# Dagger category

In mathematics, a dagger category (also called involutive category or category with involution [1][2]) is a category equipped with a certain structure called dagger or involution. The name dagger category was coined by Selinger.[3]

## Formal definition

A dagger category is a category ${\displaystyle {\mathcal {C}}}$ equipped with an involutive functor ${\displaystyle \dagger \colon {\mathcal {C}}^{op}\rightarrow {\mathcal {C}}}$ that is the identity on objects, where ${\displaystyle {\mathcal {C}}^{op}}$ is the opposite category.

In detail, this means that it associates to every morphism ${\displaystyle f\colon A\to B}$ in ${\displaystyle {\mathcal {C}}}$ its adjoint ${\displaystyle f^{\dagger }\colon B\to A}$ such that for all ${\displaystyle f\colon A\to B}$ and ${\displaystyle g\colon B\to C}$,

• ${\displaystyle \mathrm {id} _{A}=\mathrm {id} _{A}^{\dagger }\colon A\rightarrow A}$
• ${\displaystyle (g\circ f)^{\dagger }=f^{\dagger }\circ g^{\dagger }\colon C\rightarrow A}$
• ${\displaystyle f^{\dagger \dagger }=f\colon A\rightarrow B\,}$

Note that in the previous definition, the term "adjoint" is used in a way analogous to (and inspired by) the linear-algebraic sense, not in the category-theoretic sense.

Some sources [4] define a category with involution to be a dagger category with the additional property that its set of morphisms is partially ordered and that the order of morphisms is compatible with the composition of morphisms, that is ${\displaystyle a implies ${\displaystyle a\circ c for morphisms ${\displaystyle a}$, ${\displaystyle b}$, ${\displaystyle c}$ whenever their sources and targets are compatible.

## Examples

• The category Rel of sets and relations possesses a dagger structure i.e. for a given relation ${\displaystyle R:X\rightarrow Y}$ in Rel, the relation ${\displaystyle R^{\dagger }:Y\rightarrow X}$ is the relational converse of ${\displaystyle R}$. In this example, a self-adjoint morphism is a symmetric relation.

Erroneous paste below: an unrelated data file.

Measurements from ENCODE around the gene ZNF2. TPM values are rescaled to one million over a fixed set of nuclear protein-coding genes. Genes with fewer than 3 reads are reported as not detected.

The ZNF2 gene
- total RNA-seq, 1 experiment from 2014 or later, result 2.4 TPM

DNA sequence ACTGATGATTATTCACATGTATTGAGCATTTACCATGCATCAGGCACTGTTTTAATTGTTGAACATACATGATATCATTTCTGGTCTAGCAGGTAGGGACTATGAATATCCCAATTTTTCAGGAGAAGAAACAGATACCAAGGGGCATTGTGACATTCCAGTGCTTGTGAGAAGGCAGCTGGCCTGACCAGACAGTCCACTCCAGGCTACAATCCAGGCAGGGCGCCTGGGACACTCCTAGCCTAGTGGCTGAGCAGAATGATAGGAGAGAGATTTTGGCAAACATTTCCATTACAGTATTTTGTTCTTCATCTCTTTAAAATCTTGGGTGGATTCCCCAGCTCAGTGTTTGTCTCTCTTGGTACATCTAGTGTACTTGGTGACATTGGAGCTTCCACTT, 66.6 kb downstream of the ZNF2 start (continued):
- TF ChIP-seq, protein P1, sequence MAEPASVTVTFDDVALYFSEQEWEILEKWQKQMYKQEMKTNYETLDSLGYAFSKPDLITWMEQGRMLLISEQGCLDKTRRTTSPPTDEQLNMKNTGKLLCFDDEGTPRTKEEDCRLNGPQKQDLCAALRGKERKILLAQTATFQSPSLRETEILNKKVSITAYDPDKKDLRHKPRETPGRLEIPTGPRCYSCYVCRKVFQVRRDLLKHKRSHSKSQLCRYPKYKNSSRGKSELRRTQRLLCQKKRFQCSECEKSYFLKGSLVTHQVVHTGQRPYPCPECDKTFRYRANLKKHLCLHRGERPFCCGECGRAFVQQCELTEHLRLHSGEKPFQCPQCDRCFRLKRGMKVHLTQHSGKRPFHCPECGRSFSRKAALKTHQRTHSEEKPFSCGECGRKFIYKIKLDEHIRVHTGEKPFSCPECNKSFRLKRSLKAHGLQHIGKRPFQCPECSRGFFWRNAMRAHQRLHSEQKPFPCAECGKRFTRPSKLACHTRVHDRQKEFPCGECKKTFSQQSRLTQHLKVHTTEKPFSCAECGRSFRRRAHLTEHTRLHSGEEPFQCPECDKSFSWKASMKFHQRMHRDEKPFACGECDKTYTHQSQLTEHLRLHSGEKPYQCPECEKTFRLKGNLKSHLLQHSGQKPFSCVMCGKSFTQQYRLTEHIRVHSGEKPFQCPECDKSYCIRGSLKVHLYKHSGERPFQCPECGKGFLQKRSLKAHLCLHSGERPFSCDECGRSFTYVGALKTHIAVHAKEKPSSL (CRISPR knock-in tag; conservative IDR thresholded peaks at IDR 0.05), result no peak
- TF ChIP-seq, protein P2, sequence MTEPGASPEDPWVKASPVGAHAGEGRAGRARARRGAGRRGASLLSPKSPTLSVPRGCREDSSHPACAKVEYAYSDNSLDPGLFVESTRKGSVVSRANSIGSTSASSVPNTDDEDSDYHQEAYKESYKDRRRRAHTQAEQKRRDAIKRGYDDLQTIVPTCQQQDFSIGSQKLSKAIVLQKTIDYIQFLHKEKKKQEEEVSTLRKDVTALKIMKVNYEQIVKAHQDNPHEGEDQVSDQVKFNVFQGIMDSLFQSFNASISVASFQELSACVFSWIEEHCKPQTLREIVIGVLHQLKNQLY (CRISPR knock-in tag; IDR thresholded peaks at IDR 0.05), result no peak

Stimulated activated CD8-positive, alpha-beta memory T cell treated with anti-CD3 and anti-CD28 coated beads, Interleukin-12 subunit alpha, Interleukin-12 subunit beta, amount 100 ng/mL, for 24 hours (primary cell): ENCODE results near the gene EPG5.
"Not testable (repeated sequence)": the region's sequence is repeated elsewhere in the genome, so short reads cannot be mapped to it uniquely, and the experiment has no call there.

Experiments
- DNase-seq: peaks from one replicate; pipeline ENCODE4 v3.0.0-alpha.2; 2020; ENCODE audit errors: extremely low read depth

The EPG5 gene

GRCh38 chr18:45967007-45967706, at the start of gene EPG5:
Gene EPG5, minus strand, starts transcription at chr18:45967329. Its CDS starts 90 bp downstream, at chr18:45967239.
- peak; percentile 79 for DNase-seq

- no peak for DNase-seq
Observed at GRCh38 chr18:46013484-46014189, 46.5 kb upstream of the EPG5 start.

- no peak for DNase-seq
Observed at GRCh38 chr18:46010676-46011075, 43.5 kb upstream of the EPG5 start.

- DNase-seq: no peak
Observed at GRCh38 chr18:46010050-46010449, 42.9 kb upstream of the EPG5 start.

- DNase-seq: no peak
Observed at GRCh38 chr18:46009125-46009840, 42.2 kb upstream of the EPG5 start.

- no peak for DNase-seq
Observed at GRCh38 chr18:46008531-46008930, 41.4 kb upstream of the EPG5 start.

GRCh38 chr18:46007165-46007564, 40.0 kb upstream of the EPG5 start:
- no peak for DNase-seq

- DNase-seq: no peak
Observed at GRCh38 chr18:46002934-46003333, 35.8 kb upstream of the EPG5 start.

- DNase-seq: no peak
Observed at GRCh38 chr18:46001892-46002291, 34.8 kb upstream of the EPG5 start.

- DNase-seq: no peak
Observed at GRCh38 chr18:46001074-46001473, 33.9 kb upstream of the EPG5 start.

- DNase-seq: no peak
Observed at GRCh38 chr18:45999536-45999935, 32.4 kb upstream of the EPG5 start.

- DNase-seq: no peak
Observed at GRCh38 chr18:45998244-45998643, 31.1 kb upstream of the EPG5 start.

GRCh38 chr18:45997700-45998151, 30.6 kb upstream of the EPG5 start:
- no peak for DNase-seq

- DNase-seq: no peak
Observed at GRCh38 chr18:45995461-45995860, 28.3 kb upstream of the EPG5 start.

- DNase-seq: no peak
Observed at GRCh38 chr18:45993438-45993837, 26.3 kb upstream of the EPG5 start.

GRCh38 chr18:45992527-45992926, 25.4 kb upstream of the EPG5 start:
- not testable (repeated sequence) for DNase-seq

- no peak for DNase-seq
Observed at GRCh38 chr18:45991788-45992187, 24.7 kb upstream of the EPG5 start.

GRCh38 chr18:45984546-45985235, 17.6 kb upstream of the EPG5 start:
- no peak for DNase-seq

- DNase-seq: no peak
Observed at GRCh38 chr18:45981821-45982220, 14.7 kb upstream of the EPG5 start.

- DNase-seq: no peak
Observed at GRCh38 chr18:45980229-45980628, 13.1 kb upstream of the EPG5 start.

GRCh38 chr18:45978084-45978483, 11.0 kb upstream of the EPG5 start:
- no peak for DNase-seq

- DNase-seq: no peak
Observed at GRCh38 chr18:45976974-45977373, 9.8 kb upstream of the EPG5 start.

• The category Cob of cobordisms is a dagger compact category, in particular it possesses a dagger structure.
• The category FdHilb of finite dimensional Hilbert spaces also possesses a dagger structure: Given a linear map ${\displaystyle f:A\rightarrow B}$, the map ${\displaystyle f^{\dagger }:B\rightarrow A}$ is just its adjoint in the usual sense.
• Any monoid with involution is a dagger category with only one object. In fact, every endomorphism hom-set in a dagger category is not simply a monoid, but a monoid with involution, because of the dagger.
• A discrete category is trivially a dagger category.
• A groupoid (and as trivial corollary a group) also has a dagger structure with the adjoint of a morphism being its inverse. In this case, all morphisms are unitary.

## Remarkable morphisms

In a dagger category ${\displaystyle {\mathcal {C}}}$, a morphism ${\displaystyle f}$ is called

• unitary if ${\displaystyle f^{\dagger }=f^{-1}}$;
• self-adjoint if ${\displaystyle f^{\dagger }=f}$

The latter is only possible for an endomorphism ${\displaystyle f\colon A\to A}$.

The terms unitary and self-adjoint in the previous definition are taken from the category of Hilbert spaces where the morphisms satisfying those properties are then unitary and self-adjoint in the usual sense.